Can I get a Whoop Whoop?

The Whooping Crane was, and is, one of the most endangered birds in North America. Though probably never abundant, the population reached a staggering low of about 15 birds in 1941 due to hunting and habitat loss/degradation. From these beleaguered survivors, strong protection and good management practices have increased the main wild population up to almost 300 today. A couple hundred more birds occur in re-introduced flocks in eastern North America and in captivity. Nevertheless, it is fair to say that this large, long-lived, slow reproducing species is still exceedingly rare (a sad trend for many crane species).

Whooping Crane (Grus americana). Photo: Wikimedia Commons

The one remaining wild flock breeds almost exclusively in Wood Buffalo National Park on the northeastern Alberta-southern Northwest Territories border. The breeding grounds are luckily remote and inaccessible, offering a safe breeding area. Pairs return in April and begin nesting soon after. Typically birds don’t begin nesting until they are around 4 years of age (they may live over 30 years in the wild), and only lay up to 2 eggs. Though 2 eggs are laid, typically only one survives to fledging. The incubation period lasts about a month, and chicks are able to fly well about 3 months later. With a 4-month nesting period, there typically isn’t time to lay another clutch if the first one fails. Atypical for most bird species, young migrate and remain with their parents for 10 to 11 months. And so, family by family, the whole population migrates south, staging for several weeks in Saskatchewan, before continuing on to the wintering area in Aransas National Wildlife Refuge, Texas.

It is there, in Texas, that most birders catch up with the great white Grus. Indeed a Whooping Crane anywhere is a sight to behold, but there is something extra special about catching a glimpse of this species in Canada. It certainly adds a dimension of challenge to the hunt. If one does the math, there is roughly 1 Whooping Crane per 300 square kilometres within the Saskatchewan fall staging area. Considering that family groups migrate together, and birds are often clustered, the amount of land you need to cover in order to actually see one can be considerably greater. On the flipside, Whooping Cranes often remain in the same area for several weeks. Within the past few years, the area of Muskiki Lake east of Saskatoon has been just such an area. Flocks numbering in the twenties have started to accumulate at Muskiki, sizes not seen since historical times.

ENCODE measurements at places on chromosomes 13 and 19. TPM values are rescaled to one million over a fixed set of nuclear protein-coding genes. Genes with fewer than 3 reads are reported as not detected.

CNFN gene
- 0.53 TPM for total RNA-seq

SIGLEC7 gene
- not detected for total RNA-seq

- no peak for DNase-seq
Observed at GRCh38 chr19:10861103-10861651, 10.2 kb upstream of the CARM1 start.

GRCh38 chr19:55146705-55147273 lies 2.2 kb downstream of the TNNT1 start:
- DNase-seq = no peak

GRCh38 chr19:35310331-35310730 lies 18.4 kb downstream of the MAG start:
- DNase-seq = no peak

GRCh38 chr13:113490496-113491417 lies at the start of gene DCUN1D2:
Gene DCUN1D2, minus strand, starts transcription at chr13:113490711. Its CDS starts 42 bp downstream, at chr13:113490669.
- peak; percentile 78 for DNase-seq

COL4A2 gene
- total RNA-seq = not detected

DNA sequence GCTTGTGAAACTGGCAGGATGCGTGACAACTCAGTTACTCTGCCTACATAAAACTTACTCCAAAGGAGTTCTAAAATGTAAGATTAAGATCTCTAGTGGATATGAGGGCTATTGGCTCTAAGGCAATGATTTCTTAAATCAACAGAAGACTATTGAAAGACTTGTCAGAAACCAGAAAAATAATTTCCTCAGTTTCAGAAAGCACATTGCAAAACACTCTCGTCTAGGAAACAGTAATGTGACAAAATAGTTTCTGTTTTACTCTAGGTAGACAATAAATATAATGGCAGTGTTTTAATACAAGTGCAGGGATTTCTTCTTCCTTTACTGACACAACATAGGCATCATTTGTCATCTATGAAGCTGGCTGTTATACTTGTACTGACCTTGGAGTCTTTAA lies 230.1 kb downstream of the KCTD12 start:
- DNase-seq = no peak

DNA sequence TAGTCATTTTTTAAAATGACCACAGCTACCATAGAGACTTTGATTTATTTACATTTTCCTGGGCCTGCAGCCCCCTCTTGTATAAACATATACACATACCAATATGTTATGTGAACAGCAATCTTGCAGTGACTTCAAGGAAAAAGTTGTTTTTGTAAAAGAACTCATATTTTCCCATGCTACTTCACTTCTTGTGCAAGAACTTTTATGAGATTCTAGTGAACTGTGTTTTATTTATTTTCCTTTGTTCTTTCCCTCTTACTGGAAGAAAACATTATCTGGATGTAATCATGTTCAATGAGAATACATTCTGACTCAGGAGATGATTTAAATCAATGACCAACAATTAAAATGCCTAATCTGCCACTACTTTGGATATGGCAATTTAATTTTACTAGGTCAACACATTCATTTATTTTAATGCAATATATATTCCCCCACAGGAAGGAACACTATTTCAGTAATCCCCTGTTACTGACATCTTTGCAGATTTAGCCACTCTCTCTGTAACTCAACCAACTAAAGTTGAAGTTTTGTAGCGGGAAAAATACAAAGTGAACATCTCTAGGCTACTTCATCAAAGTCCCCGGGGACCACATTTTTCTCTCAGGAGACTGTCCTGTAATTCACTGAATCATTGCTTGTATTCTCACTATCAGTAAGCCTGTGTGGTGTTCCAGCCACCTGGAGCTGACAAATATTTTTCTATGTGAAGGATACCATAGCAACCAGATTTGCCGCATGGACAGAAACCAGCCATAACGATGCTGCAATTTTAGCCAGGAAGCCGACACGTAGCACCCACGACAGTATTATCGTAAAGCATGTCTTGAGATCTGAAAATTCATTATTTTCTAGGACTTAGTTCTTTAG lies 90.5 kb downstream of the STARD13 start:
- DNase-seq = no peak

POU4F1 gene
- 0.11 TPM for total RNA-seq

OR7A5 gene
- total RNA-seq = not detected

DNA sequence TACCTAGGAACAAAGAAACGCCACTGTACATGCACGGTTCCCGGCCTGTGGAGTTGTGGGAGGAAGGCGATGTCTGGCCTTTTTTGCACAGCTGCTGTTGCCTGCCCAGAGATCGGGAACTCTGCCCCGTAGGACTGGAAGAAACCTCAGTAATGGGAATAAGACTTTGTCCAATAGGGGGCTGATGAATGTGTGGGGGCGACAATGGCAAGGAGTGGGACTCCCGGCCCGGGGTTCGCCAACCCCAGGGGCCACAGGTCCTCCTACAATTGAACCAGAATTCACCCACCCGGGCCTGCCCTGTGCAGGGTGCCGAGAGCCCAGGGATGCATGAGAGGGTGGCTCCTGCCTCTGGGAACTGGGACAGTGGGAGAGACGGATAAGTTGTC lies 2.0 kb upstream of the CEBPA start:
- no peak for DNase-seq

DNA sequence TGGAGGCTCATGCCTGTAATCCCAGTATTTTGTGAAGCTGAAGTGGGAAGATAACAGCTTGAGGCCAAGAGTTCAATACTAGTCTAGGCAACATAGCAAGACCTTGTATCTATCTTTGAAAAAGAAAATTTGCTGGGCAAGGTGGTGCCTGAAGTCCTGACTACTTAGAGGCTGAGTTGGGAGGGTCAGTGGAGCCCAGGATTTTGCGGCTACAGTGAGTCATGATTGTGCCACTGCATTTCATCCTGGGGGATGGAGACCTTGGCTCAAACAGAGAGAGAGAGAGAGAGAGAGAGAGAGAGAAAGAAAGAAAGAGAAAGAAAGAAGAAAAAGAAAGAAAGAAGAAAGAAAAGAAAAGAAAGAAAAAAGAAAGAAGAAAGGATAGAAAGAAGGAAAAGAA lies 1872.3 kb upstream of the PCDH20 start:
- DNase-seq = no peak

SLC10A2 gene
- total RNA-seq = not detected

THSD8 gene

I’ll be making my own migration to Muskiki Lake soon, in hopes of finding these cranes; the tallest birds in North America with one of the smallest populations.  Stay tuned!

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Are we there yet?

Sharp-tailed Sandpipers have always held an allure for me. For starters, they are rare here in British Columbia (and absent from the rest of Canada). Although present along the coast every autumn, usually from mid-September into October, they are always exciting to find. Part of this rests on the fact that they are an Asian bird. This alone, in my eyes, sets them apart from other equally-rare species occurring locally that are otherwise found in North America, such as Hudsonian Godwit.  In coastal BC they can be expected in places such as Reifel Bird Sanctuary and Iona, but they have the ability to show up anywhere, and even inland. Another intriguing fact is that virtually all the Sharp-tailed Sandpipers that turn up in North America are juveniles. In addition to their relative scarcity, another alluring factor is their appearance. They stand out from other shorebirds with their bright chestnut cap, buffy wash across the breast, and bright rufous edging to scaps, coverts and tertials.

Adult Sharp-tailed Sandpiper (photo: Wikimedia Commons). The juveniles are even more colourful and strikiing in my opinion.

In the February issue of The Condor, a paper by Lindstrom et al.1 helped explain why juvenile Sharp-tailed Sandpipers are as common as they are in North America, while adults so scarce. But before delving into specifics, let’s take a look at the broad view of shorebird migration. The general, well-known idea is for a bird to get from its breeding grounds to its wintering grounds, and vice versa. However, there are a number of different strategies a species/individual can employ. A bird can migrate using a time-minimizing strategy, or it could use an energy-minimizing strategy. The two are not necessarily exclusive. We can use the analogy of driving a car cross-country. In a time-minimizing strategy you would get in your car, fill the tank, and drive as fast, as long and as far as possible before filling up the tank again. In an energy minimizing strategy you would get in the car, fuel it up, drive at the most fuel-efficient speed, and probably put it in neutral downhill. For example, falcons may be good at time-minimizing while the soaring raptors are much better at energy-minimizing. Of course there is a third, equally important consideration, and that is predation. You can think of avoiding predators as a risk-minimizing strategy, but as the result of predation is death, it’s really a survival-maximizing strategy, and in that sense may actually be the greatest driver in the evolution of migration strategies.  At any rate, now when you fill up the car there is a hungry monster potentially hiding behind the pumps, and the longer you spend fuelling the greater your chance of getting eaten!  To add a greater complexity to the situation is that not all birds leave at the same time. In the world of arctic-breeding shorebirds, typically adult females migrate south first, followed by the adult males, and lastly the juveniles (though for Sharp-tailed Sandpiper adult males head south first).